Forensic Fashion
(c) 2006-present R. Macaraeg


>Costume Studies
>>1882 Chiricahua Apache
Subject: warrior
Culture: Chiricahua Apache
Setting: US-Apache wars, American Southwest 1854-1886

Context (Event Photos, Primary Sources, Secondary Sources, Field Notes)

* Paterek 1994 p156
"The Chiricahua Apache live around the southern New Mexico/Arizona border and into Mexico.  They were composed of three bands: (1) the eastern or 'red paint people,' so-called because warriors painted a red band across the face; (2) the central or 'Wild Apaches'; (3) and the southern or 'Enemy Apaches.'  These bands all fought unceasingly against the Spanish and carried on a bitter war of revenge with U.S. troops from 1848 to 1886 when Geronimo, the last holdout, surrendered.  Highly mobile hunters, raiders, and gatherers, the Chiricahua Apache did no farming; indeed, the different bands were seldom in one place long enough to have planted or harvested crops.  Deer and pronghorn antelope were extremely important game animals, not only for food but also for their hides, which were made into rawhide and tanned skins for clothes.  Chiricahua is an Apache term for 'great mountain.'"

Costume (Headdress, Jewelry, Shirt, Boots)

* Paterek 1994 p156
"Early garments were of tanned skin -- a breechclout, which was sometimes a kilt shape rather than a fitted clout, a poncho, and simple leggings.  Since they lived near the Mexican border, frequently escaping across it, it is little wonder that the Chiricahua adopted and clung to the Mexican style of clothing, especially the men.  The situation is further complicated by the fact that little is known about very early clothing of the Chiricahua, and it is not known when they first began wearing Mexican-style clothes.  What lingers in the mind are the photographs of the fighters taken during the height of the bloody conflicts of the nineteenth century.  These men usually wore a white cotton shirt girdled with a leather belt or one or two cartridge belts.  Occasionally they wore a buckskin shirt with a laced neck closing.  Over the shirt a black vest or coat was often worn, indicative of the changeover to Anglo clothing.  To distinguish themselves from others, says Dutton, the Warm Springs men wore a buckskin band over the right shoulder, colored yellow with the sacred pollen of the cattail.  Leggings were really a part of the mocassins, forming boots.  An unusually large, white cotton breechcloth hung in front and behind: a particular Chiricahua feature was that the breechcloth was pulled around so it almost covered the entire back.  Pants were of the loose, Mexican type made of white cotton; by the end of the century, dark trousers were generally substituted."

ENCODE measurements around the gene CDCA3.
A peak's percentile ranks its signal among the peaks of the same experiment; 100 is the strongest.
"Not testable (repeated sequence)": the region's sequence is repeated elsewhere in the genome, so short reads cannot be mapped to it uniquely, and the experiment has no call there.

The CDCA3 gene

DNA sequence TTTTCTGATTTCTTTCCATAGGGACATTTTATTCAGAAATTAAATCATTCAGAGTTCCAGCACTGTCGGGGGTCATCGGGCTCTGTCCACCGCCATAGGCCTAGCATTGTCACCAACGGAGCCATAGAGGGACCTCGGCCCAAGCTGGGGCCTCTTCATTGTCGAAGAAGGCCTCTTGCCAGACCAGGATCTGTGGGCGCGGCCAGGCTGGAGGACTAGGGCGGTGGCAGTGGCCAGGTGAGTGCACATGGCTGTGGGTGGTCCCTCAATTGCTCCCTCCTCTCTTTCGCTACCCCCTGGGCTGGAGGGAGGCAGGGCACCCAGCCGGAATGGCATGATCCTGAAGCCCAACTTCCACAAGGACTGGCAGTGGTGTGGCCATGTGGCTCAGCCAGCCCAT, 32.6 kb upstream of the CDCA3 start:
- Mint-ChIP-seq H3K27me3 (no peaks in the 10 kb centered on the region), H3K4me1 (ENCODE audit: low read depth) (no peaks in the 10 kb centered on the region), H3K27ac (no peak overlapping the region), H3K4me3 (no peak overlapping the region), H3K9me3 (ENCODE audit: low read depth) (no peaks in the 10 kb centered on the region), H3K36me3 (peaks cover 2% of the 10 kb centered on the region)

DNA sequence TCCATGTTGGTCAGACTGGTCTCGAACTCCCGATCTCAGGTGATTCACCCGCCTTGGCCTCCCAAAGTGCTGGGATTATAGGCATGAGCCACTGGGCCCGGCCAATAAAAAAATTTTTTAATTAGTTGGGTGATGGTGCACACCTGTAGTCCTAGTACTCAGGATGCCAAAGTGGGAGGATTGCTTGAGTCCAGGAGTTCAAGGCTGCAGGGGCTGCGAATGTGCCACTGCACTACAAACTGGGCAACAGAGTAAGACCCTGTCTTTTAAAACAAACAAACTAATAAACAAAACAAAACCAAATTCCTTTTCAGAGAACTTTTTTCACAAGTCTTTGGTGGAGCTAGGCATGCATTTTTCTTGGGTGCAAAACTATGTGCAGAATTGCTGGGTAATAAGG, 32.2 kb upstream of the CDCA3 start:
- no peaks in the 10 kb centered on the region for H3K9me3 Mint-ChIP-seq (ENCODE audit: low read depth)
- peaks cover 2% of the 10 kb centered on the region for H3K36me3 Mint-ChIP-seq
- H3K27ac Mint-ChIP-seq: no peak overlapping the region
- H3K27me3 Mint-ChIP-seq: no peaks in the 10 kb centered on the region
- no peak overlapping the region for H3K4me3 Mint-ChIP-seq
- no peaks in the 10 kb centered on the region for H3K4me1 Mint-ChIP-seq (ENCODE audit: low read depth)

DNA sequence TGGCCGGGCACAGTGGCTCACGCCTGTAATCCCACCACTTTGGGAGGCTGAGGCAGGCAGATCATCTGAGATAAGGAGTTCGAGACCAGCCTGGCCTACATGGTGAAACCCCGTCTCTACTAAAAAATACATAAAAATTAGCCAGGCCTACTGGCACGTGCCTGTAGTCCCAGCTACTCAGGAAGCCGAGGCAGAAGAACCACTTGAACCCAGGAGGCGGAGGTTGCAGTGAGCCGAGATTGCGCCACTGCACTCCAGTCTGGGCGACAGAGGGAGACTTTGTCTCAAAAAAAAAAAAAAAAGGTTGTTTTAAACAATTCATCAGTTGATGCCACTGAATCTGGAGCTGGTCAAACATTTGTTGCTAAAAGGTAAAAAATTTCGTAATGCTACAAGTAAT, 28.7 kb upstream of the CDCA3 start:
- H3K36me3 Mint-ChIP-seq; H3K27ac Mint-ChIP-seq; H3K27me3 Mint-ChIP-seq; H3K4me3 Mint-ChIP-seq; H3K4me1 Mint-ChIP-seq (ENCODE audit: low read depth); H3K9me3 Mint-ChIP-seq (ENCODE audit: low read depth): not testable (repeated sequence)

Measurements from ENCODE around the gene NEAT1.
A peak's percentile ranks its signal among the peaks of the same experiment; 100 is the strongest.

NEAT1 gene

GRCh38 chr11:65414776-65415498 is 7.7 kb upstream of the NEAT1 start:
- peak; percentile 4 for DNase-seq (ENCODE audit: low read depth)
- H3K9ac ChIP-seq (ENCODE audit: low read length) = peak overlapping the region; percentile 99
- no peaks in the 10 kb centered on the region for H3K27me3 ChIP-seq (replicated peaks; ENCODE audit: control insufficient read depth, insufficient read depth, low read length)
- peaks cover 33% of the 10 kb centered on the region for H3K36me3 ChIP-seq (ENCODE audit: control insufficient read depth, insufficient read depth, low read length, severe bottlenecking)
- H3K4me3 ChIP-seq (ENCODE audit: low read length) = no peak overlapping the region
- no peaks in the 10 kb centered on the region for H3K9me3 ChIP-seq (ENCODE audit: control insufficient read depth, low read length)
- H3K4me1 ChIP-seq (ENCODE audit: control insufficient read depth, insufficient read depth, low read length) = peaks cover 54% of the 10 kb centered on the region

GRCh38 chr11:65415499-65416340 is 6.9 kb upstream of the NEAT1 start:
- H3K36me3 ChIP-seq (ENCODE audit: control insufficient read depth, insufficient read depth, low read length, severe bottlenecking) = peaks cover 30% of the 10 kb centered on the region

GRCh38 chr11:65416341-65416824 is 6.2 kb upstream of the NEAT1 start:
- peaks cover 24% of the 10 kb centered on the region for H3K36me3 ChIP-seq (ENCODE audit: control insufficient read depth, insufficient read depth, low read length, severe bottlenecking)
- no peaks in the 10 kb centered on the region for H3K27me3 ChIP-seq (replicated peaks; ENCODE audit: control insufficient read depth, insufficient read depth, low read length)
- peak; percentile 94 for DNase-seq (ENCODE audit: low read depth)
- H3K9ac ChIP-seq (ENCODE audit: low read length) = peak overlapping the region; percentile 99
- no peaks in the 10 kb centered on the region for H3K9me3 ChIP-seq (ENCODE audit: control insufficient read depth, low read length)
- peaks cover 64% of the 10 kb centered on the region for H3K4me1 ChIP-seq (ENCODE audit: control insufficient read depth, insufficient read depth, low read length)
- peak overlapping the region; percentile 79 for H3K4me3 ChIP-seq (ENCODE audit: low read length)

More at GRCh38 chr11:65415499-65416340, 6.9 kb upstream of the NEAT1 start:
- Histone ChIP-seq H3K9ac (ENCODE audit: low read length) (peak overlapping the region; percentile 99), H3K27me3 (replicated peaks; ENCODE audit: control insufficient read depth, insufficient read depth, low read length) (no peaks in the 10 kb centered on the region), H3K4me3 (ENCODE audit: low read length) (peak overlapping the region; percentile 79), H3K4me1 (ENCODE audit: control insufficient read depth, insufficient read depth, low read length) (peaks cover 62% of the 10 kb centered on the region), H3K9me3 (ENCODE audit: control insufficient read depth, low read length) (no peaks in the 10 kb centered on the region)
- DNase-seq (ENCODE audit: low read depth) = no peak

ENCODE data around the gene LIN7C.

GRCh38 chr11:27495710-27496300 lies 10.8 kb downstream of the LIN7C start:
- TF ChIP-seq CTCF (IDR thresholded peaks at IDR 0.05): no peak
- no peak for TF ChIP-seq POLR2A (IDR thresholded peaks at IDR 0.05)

* Paterek 1994 p158
"The Chiricahua men changed in the late nineteenth century from their Mexican-style garments to North American-style dress: trousers, cotton shirts, vests, and shoes.  Some adopted 'Western' garb, including cowboy hats, Levi's, plaid shirts, and cowboy boots."








* Paterek 1994 p157
"Armor, as such, was not worn by the Chiricahua warriors, but they carried a shield of painted rawhide or cowhide with a few feathers attached.  Some wore painted war shirts of leather."


* Bourke 1958
* Cremony 1968
* Gatewood ed. Kraft 2005
* Griffin-Pierce 2006
* Hook & Hook 1987
* Reedstrom 1990